Diseases of the nasal septum (the “wall” between the nostrils) are uncommon. A traumatic injury to the bridge of the nose of a young horse can produce nasal septal deviation and thickening. Other less common diseases of the nasal septum include fungal infection and squamous cell carcinoma (a type of cancer). Thickening or deviation of the nasal septum causes low-pitched noisy breathing during exercise. Facial deformity may be observed. Your veterinarian may be able to detect septal abnormalities by physical examination or endoscopic examination. X-rays of the skull can provide evidence of septal deformity, deviation, and thickening. Microscopic examination of any nodules or lesions on the septum will identify tumors, amyloidosis, or fungal infections.
Surgical repair of the nasal septum is the only treatment option in most cases. The incisions heal in a few weeks, but horses should be rested for about 2 months before returning to normal activity. After surgery, most horses make breathing noise during work, although less than before surgery, and exercise tolerance is improved. Shortening of the upper jaw, poor alignment of the incisors, or nostril collapse can develop if the procedure is performed in immature horses, so the surgery should be delayed until the horse has reached maturity, if possible.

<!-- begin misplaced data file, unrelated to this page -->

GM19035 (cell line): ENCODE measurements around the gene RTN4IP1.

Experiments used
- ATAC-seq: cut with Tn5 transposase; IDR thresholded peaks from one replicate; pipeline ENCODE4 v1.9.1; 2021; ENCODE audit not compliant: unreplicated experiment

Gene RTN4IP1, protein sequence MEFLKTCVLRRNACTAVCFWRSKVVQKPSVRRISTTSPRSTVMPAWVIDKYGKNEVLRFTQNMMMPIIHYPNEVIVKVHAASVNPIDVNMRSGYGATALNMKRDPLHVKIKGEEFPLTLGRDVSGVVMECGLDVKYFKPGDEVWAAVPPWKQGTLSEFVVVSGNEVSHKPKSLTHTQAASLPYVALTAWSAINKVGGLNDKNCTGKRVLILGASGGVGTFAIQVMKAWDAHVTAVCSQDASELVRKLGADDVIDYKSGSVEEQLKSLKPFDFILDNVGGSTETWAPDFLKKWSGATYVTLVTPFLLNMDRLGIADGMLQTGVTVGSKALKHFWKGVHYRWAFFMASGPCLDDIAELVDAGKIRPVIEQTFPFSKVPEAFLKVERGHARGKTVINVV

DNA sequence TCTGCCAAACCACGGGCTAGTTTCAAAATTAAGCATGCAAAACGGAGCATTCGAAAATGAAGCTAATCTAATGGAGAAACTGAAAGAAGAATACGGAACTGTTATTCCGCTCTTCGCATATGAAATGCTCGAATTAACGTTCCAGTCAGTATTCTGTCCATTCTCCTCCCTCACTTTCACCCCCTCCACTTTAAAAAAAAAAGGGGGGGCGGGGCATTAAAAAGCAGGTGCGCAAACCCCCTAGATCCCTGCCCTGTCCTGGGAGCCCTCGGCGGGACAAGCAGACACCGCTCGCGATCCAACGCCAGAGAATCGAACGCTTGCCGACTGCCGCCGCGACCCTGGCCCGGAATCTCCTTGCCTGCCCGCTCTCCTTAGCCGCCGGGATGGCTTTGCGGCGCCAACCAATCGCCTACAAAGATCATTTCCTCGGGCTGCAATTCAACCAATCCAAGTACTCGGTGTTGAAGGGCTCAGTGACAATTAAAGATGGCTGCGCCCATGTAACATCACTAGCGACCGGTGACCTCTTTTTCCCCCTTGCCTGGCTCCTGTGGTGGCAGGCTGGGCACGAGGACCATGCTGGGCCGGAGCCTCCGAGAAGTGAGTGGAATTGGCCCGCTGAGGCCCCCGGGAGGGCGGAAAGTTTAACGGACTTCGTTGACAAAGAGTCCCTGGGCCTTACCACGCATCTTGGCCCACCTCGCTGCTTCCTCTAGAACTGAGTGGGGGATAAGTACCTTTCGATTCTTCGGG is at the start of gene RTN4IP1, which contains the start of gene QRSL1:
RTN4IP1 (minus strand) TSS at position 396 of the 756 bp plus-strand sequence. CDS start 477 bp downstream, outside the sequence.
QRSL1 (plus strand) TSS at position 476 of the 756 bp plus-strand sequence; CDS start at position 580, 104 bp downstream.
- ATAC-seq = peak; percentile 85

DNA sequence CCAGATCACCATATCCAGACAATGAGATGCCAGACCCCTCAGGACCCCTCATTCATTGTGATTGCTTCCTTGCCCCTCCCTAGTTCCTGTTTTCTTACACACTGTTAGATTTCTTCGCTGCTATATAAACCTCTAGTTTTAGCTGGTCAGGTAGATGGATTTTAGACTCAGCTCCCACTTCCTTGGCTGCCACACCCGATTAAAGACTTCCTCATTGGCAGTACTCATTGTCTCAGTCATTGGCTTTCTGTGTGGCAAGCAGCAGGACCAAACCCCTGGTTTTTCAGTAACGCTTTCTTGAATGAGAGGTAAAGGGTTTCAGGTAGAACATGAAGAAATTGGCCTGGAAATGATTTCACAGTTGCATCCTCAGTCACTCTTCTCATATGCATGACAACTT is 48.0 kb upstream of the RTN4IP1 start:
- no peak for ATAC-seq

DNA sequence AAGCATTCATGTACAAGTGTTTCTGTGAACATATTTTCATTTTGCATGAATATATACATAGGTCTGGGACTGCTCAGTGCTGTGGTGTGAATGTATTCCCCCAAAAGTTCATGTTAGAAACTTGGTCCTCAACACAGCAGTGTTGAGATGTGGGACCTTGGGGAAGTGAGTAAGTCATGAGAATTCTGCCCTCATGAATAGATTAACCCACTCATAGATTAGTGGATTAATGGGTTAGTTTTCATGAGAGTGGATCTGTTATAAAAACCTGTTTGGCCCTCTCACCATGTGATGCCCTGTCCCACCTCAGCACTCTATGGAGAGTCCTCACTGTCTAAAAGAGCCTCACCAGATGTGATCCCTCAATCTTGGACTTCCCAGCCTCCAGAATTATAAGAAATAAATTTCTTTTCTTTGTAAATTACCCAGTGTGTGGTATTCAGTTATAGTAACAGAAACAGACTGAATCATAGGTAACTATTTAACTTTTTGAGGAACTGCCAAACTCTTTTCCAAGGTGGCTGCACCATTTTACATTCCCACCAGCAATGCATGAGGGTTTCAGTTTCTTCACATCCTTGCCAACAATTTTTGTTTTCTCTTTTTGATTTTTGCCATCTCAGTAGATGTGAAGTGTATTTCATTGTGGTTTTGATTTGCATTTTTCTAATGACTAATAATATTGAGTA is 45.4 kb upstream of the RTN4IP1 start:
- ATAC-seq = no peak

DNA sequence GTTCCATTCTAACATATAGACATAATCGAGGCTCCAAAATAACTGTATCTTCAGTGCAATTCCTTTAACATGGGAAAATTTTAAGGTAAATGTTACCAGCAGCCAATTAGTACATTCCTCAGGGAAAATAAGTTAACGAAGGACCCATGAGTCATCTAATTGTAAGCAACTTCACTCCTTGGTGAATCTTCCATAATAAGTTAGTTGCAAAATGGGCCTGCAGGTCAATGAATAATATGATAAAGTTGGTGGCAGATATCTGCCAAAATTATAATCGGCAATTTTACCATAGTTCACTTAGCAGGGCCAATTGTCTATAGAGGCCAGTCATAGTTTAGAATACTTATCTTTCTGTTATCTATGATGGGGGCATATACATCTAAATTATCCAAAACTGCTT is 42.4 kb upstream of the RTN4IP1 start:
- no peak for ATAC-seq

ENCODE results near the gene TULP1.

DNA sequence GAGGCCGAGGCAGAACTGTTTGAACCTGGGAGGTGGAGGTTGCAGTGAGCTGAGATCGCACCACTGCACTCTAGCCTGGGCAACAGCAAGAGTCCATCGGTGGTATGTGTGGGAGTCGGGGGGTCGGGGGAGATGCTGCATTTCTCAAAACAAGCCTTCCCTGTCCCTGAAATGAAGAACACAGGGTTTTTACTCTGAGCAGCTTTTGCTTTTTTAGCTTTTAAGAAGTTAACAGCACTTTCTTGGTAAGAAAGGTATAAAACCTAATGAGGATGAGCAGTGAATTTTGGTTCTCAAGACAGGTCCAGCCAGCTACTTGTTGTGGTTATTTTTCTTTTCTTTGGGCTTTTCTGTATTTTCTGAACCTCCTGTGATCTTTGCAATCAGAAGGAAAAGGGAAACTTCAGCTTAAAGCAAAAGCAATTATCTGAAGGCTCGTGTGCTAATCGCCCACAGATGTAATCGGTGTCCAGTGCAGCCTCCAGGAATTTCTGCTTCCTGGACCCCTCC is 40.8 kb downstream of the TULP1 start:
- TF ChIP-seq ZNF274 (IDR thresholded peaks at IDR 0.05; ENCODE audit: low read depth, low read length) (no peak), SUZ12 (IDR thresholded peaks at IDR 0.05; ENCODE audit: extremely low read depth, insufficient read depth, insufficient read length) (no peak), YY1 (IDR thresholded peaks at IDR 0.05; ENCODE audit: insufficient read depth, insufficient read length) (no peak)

Last full review/revision July 2011 by Bonnie R. Rush, DVM, MS, DACVIM; Neil W. Dyer, DVM, MS, DACVP; Joe Hauptman, DVM, MS, DACVS; Ned F. Kuehn, DVM, MS, DACVIM; Stuart M. Taylor, PhD, BVMS, MRCVS, DECVP; Wendy E. Vaala, VMD, DACVIM; Maureen H. Milne, BVMS, MVM, DCHP, MRCVS